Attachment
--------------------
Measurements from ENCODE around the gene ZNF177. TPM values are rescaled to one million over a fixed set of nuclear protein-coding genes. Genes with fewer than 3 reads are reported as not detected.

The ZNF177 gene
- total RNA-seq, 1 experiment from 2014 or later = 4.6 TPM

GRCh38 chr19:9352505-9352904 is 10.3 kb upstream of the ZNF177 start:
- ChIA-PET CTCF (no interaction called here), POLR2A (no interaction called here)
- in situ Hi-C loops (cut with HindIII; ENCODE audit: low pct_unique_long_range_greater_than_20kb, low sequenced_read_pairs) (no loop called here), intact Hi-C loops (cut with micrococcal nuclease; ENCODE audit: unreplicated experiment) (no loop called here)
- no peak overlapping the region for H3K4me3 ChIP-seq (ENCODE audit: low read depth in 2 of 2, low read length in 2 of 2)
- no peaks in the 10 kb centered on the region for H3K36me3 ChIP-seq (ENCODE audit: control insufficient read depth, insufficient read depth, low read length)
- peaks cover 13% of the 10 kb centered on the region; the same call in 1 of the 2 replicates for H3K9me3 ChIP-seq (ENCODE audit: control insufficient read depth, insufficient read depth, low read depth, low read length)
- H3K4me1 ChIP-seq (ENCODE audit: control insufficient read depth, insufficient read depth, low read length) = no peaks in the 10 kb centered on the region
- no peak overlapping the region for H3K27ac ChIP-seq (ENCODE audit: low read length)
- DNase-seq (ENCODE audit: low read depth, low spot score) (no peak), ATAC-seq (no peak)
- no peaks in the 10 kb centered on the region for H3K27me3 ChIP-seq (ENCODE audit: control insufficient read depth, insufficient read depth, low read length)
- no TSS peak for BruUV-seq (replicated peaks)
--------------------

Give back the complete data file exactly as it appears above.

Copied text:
Measurements from ENCODE around the gene ZNF177. TPM values are rescaled to one million over a fixed set of nuclear protein-coding genes. Genes with fewer than 3 reads are reported as not detected.

The ZNF177 gene
- total RNA-seq, 1 experiment from 2014 or later = 4.6 TPM

GRCh38 chr19:9352505-9352904 is 10.3 kb upstream of the ZNF177 start:
- ChIA-PET CTCF (no interaction called here), POLR2A (no interaction called here)
- in situ Hi-C loops (cut with HindIII; ENCODE audit: low pct_unique_long_range_greater_than_20kb, low sequenced_read_pairs) (no loop called here), intact Hi-C loops (cut with micrococcal nuclease; ENCODE audit: unreplicated experiment) (no loop called here)
- no peak overlapping the region for H3K4me3 ChIP-seq (ENCODE audit: low read depth in 2 of 2, low read length in 2 of 2)
- no peaks in the 10 kb centered on the region for H3K36me3 ChIP-seq (ENCODE audit: control insufficient read depth, insufficient read depth, low read length)
- peaks cover 13% of the 10 kb centered on the region; the same call in 1 of the 2 replicates for H3K9me3 ChIP-seq (ENCODE audit: control insufficient read depth, insufficient read depth, low read depth, low read length)
- H3K4me1 ChIP-seq (ENCODE audit: control insufficient read depth, insufficient read depth, low read length) = no peaks in the 10 kb centered on the region
- no peak overlapping the region for H3K27ac ChIP-seq (ENCODE audit: low read length)
- DNase-seq (ENCODE audit: low read depth, low spot score) (no peak), ATAC-seq (no peak)
- no peaks in the 10 kb centered on the region for H3K27me3 ChIP-seq (ENCODE audit: control insufficient read depth, insufficient read depth, low read length)
- no TSS peak for BruUV-seq (replicated peaks)